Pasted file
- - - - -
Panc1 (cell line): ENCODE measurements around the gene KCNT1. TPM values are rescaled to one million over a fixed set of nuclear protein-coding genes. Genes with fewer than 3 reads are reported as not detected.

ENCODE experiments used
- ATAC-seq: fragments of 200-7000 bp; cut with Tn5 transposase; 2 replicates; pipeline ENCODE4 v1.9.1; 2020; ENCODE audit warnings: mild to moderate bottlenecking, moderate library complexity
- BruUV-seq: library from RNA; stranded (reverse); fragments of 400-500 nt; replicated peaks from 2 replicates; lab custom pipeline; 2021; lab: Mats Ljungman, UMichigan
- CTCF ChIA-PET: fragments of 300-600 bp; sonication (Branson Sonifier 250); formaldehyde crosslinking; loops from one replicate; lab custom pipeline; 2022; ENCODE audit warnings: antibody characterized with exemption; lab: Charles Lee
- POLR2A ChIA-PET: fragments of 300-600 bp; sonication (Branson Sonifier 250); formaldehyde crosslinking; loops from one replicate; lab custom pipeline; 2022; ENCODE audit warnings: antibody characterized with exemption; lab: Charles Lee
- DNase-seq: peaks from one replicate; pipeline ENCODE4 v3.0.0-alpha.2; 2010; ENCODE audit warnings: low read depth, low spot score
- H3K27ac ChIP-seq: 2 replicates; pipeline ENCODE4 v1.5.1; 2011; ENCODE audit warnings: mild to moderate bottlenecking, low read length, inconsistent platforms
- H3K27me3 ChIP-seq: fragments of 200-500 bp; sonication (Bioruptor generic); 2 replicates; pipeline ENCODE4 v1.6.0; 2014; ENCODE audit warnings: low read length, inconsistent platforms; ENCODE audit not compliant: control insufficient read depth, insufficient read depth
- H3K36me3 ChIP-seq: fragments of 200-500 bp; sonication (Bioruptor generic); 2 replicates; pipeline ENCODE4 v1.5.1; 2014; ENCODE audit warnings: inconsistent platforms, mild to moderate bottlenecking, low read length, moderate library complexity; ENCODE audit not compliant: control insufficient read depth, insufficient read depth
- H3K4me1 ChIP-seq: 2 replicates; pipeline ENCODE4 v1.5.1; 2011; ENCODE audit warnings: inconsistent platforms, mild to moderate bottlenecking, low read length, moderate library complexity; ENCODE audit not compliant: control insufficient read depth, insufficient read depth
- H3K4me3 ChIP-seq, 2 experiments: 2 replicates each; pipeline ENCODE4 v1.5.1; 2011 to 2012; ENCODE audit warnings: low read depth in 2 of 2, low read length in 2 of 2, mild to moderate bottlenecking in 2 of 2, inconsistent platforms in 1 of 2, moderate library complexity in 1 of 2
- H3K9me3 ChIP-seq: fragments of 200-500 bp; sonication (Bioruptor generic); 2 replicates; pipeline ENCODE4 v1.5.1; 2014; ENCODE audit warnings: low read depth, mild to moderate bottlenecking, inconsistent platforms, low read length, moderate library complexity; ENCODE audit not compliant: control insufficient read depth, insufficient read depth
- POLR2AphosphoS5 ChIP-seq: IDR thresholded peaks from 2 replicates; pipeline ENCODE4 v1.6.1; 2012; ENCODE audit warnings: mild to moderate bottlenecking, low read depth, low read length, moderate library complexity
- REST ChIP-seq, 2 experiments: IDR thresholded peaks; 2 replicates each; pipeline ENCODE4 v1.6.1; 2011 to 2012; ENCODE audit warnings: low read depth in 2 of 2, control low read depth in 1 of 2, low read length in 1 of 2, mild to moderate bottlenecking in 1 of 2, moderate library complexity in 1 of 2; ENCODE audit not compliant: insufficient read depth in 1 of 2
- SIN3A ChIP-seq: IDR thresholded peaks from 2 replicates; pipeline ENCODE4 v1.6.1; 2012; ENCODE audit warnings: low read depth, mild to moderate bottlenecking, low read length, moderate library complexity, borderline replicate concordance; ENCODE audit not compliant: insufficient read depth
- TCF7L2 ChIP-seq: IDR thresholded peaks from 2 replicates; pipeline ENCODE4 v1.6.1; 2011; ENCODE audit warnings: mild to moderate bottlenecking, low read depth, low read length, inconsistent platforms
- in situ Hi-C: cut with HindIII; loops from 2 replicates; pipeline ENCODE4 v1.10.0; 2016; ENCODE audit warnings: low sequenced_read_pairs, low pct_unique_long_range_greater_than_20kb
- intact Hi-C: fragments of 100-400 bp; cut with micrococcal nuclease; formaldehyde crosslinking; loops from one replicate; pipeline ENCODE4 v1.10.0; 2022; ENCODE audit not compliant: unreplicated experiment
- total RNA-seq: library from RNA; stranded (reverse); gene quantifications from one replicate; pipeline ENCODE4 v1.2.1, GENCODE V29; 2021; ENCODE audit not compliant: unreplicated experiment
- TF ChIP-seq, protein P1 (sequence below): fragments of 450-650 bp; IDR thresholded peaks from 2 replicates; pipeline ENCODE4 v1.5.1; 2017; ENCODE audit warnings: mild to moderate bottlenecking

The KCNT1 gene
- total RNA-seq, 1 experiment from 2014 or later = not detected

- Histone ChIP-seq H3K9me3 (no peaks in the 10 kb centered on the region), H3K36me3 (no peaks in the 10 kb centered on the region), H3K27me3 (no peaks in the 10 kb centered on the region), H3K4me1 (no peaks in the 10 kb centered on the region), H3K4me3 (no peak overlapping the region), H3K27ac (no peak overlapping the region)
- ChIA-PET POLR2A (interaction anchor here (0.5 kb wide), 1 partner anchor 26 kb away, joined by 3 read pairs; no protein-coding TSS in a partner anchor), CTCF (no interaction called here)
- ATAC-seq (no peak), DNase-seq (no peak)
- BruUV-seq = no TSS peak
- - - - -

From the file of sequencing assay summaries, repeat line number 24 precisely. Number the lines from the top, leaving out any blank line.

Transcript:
- Histone ChIP-seq H3K9me3 (no peaks in the 10 kb centered on the region), H3K36me3 (no peaks in the 10 kb centered on the region), H3K27me3 (no peaks in the 10 kb centered on the region), H3K4me1 (no peaks in the 10 kb centered on the region), H3K4me3 (no peak overlapping the region), H3K27ac (no peak overlapping the region)